What Parenthood Gets Right About Families and Drama — and Three Things It Just Gets Wrong

Photo: Harper Smith/? NBC Universal, Inc
Photo: Harper Smith/? NBC Universal, Inc

Parenthood sure knows how to pluck some heartstrings. Last night’s season finale, “Hard Times Come Again No More,” squeezed a superhuman amount of tears into a mere 44 minutes, and in doing so highlighted everything the sophomore drama does right (pick it up for a third season, NBC) — and a lot of what it does wrong. Cue the Bob Dylan!

Let’s start with the good.

The show features best crying on television.
Mae Whitman and Lauren Graham can go from furrowed-brow screaming to open sobs in a heartbeat, and Parenthood has put that to superb use. As previously mentioned, Whitman in particular gets that adolescent frustration-cry exactly right, joining Claire Danes in the Teenage Weeping Hall of Fame.

All the performances are good, and some are actually great.
Crosby should be annoying and awful, but he’s not: Dax Shepard gives him an energy and vulnerability that make him not just likable but endearing, too. Max Burkholder, who’s all of 13, is fantastic, and Craig T. Nelson makes Zeek’s volatility seem like a virtue.

It’s a family fantasy without being too saccharine.
Parenthood makes moving in with your folks when you’re 40 seem kind of spunky and fun — Sarah might, on paper, seem like the family fuck-up, but she’s also obviously its biggest cheerleader and emotional MVP. Everyone obviously loves each other very much, and there’s not a lot of squabbling; no one is stupid or bad or the villain. They pop in to say hi to each other; they can all gather around a luxuriously massive outdoor dinner table pretty much whenever; and while the characters experience frustration or anger sometimes, the series is absent grief.

The drama and conflict are authentic.
With a few exceptions, the show avoids the crisis-of-the-week histrionics that can doom family dramas. (Exhibit A: Brothers & Sisters.) Haddie’s fight with her parents over Alex really seemed like something she’d go to the mat for; Sarah’s ongoing frustration with and barely healed heartbreak over her ex Seth is present even when it’s not explicit. Max’s Asperger’s didn’t get magically solved somehow. Characters’ issues are emotionally relevant and socially legitimate.

There’s no formula.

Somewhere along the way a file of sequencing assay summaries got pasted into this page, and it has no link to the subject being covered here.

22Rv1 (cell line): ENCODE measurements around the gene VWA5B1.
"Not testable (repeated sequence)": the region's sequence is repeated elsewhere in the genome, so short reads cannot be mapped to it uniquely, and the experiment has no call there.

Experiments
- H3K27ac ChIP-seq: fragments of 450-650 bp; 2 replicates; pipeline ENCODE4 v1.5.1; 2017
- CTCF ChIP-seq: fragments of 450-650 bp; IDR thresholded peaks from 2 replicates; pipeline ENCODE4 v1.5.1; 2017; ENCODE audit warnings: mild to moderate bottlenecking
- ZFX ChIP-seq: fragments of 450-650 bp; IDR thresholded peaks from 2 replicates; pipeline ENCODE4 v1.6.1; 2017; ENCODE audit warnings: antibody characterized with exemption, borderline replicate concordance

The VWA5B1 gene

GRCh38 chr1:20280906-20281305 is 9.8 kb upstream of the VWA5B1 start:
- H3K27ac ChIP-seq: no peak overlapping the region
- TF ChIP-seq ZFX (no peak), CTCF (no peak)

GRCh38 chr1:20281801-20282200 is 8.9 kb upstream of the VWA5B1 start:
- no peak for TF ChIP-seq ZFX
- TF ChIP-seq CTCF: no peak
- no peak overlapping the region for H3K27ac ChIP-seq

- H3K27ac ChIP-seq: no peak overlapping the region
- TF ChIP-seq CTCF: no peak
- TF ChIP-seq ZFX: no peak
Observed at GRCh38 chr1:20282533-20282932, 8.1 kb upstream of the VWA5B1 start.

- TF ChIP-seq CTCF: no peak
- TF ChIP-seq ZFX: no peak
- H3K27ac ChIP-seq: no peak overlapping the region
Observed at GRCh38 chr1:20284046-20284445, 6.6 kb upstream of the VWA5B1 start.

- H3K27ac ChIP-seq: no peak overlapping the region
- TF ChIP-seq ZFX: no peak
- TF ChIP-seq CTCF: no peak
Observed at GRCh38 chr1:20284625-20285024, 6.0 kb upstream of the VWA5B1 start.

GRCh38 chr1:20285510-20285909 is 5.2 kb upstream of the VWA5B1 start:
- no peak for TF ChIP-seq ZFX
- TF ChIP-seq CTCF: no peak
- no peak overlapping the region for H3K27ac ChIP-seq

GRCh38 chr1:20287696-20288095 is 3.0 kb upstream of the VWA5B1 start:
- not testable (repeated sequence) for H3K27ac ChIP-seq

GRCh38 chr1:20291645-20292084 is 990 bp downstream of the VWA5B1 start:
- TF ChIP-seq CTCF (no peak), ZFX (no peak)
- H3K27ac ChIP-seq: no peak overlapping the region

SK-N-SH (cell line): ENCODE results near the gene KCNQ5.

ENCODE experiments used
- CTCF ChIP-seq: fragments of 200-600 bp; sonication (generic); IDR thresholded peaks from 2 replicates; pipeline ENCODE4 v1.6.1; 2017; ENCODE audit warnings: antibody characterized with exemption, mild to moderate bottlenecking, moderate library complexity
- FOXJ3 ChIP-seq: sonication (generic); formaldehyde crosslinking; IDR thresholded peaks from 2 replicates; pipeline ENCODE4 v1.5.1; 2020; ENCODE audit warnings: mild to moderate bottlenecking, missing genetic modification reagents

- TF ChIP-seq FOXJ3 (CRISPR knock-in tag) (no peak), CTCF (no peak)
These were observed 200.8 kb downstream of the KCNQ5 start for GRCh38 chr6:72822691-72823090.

Some weeks, the Bravermans are jokey. Some weeks, it’s all tears. On a given episode, characters may lovingly tease each other or have a door-slamming fight. The ambient chitchat can be hilarious (and given how much of the cast has substantial comedy chops, it’d be nice if that happened more often), and there are episodes that brim with optimism. It can be unpredictable, in a good way.

Nobody’s perfect.
Does the Braverman clan have a hero? Well, not quite. They all behave badly sometimes (except for Joel, who doesn’t quite count), and not just in casual ways. Zeek is actually kind of a bastard. Camille can be distant and judgmental. Adam is controlling, Sarah’s unbelievably needy, and Crosby has a persistent learned helplessness.

But that brings us to some of the show’s issues:

Julia and Joel are not interesting enough.
They don’t have enough to do, and compared to the other characters, their problems don’t have the same depth.

The show doesn’t balance its story effectively among all the characters.
Max’s Asperger’s diagnosis dominated the story lines in season one and continued to be the series’ central story this season. But we still don’t know Drew very well, nor has there been any real exploration of how Jabbar’s sense of self may have changed since his father became a presence in his life. What ever happened to Camille and Zeek’s marital woes?

People come and go so quickly. Or they really, really overstay their welcome.
Parenthood has such a large regular cast that guest stars don’t always get effective plotlines. Billy Baldwin’s Gordon was a major story for a hot minute, and then he vanished. Amber and Haddie had the hots for the same guy, and then he disappeared. Drew had a crush, but she vanished. Amber had a BFF (Zosia Mamet), but she’s gone too. On the other hand, Adam’s young boss Cody and his pals (who are pretty much ripped from a Mr. Show sketch) got a lot of screen time. Last night’s episode included a whole delivery scene starring a character we’d never seen before. “The Amazing Andy and His Wonderful World of Bugs” may as well have been a backdoor pilot for a new Michael Emerson series. Focus, Parenthood!

What Parenthood Gets Right About Families and Drama — and Three Things It Just Gets Wrong